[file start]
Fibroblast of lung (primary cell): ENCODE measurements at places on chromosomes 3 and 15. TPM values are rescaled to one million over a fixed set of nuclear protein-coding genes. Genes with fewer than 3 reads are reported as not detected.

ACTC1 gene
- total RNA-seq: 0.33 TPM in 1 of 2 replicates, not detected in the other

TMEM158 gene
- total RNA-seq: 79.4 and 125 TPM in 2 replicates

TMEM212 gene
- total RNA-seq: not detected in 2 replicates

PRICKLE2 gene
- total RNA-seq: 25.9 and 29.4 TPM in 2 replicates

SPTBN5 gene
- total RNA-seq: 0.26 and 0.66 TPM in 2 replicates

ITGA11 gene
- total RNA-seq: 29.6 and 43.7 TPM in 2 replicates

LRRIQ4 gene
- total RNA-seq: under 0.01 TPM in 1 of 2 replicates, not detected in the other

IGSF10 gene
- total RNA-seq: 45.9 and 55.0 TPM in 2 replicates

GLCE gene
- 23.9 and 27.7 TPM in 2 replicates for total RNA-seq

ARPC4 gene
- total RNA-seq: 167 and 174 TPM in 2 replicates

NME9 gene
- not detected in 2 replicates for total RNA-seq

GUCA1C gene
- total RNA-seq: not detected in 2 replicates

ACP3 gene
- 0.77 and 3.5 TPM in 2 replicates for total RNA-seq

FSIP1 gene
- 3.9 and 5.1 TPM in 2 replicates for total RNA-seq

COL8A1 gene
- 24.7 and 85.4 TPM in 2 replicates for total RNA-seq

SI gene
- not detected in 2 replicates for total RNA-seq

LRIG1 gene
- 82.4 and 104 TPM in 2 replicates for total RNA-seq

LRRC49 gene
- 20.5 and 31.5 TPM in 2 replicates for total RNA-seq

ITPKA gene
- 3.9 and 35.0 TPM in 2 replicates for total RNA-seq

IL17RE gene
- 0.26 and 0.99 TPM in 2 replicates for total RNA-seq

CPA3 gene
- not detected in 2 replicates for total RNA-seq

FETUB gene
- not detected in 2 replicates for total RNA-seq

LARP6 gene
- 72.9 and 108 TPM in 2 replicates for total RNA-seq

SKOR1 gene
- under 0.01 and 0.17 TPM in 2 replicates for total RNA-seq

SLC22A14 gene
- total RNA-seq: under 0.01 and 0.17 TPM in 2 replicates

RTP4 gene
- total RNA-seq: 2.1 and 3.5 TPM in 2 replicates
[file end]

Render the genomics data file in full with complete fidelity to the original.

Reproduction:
Fibroblast of lung (primary cell): ENCODE measurements at places on chromosomes 3 and 15. TPM values are rescaled to one million over a fixed set of nuclear protein-coding genes. Genes with fewer than 3 reads are reported as not detected.

ACTC1 gene
- total RNA-seq: 0.33 TPM in 1 of 2 replicates, not detected in the other

TMEM158 gene
- total RNA-seq: 79.4 and 125 TPM in 2 replicates

TMEM212 gene
- total RNA-seq: not detected in 2 replicates

PRICKLE2 gene
- total RNA-seq: 25.9 and 29.4 TPM in 2 replicates

SPTBN5 gene
- total RNA-seq: 0.26 and 0.66 TPM in 2 replicates

ITGA11 gene
- total RNA-seq: 29.6 and 43.7 TPM in 2 replicates

LRRIQ4 gene
- total RNA-seq: under 0.01 TPM in 1 of 2 replicates, not detected in the other

IGSF10 gene
- total RNA-seq: 45.9 and 55.0 TPM in 2 replicates

GLCE gene
- 23.9 and 27.7 TPM in 2 replicates for total RNA-seq

ARPC4 gene
- total RNA-seq: 167 and 174 TPM in 2 replicates

NME9 gene
- not detected in 2 replicates for total RNA-seq

GUCA1C gene
- total RNA-seq: not detected in 2 replicates

ACP3 gene
- 0.77 and 3.5 TPM in 2 replicates for total RNA-seq

FSIP1 gene
- 3.9 and 5.1 TPM in 2 replicates for total RNA-seq

COL8A1 gene
- 24.7 and 85.4 TPM in 2 replicates for total RNA-seq

SI gene
- not detected in 2 replicates for total RNA-seq

LRIG1 gene
- 82.4 and 104 TPM in 2 replicates for total RNA-seq

LRRC49 gene
- 20.5 and 31.5 TPM in 2 replicates for total RNA-seq

ITPKA gene
- 3.9 and 35.0 TPM in 2 replicates for total RNA-seq

IL17RE gene
- 0.26 and 0.99 TPM in 2 replicates for total RNA-seq

CPA3 gene
- not detected in 2 replicates for total RNA-seq

FETUB gene
- not detected in 2 replicates for total RNA-seq

LARP6 gene
- 72.9 and 108 TPM in 2 replicates for total RNA-seq

SKOR1 gene
- under 0.01 and 0.17 TPM in 2 replicates for total RNA-seq

SLC22A14 gene
- total RNA-seq: under 0.01 and 0.17 TPM in 2 replicates

RTP4 gene
- total RNA-seq: 2.1 and 3.5 TPM in 2 replicates